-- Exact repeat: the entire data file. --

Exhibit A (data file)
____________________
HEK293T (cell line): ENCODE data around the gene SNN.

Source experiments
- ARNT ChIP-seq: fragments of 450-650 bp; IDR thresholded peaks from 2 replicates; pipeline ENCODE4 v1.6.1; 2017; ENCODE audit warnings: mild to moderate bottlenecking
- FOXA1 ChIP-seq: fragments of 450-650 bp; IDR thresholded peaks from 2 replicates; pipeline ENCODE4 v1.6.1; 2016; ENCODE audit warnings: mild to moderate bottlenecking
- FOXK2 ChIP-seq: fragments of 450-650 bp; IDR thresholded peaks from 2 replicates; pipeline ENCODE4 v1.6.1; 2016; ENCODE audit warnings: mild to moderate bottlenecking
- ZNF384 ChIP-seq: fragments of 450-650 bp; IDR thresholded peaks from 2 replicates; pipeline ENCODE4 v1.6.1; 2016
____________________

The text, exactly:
HEK293T (cell line): ENCODE data around the gene SNN.

Source experiments
- ARNT ChIP-seq: fragments of 450-650 bp; IDR thresholded peaks from 2 replicates; pipeline ENCODE4 v1.6.1; 2017; ENCODE audit warnings: mild to moderate bottlenecking
- FOXA1 ChIP-seq: fragments of 450-650 bp; IDR thresholded peaks from 2 replicates; pipeline ENCODE4 v1.6.1; 2016; ENCODE audit warnings: mild to moderate bottlenecking
- FOXK2 ChIP-seq: fragments of 450-650 bp; IDR thresholded peaks from 2 replicates; pipeline ENCODE4 v1.6.1; 2016; ENCODE audit warnings: mild to moderate bottlenecking
- ZNF384 ChIP-seq: fragments of 450-650 bp; IDR thresholded peaks from 2 replicates; pipeline ENCODE4 v1.6.1; 2016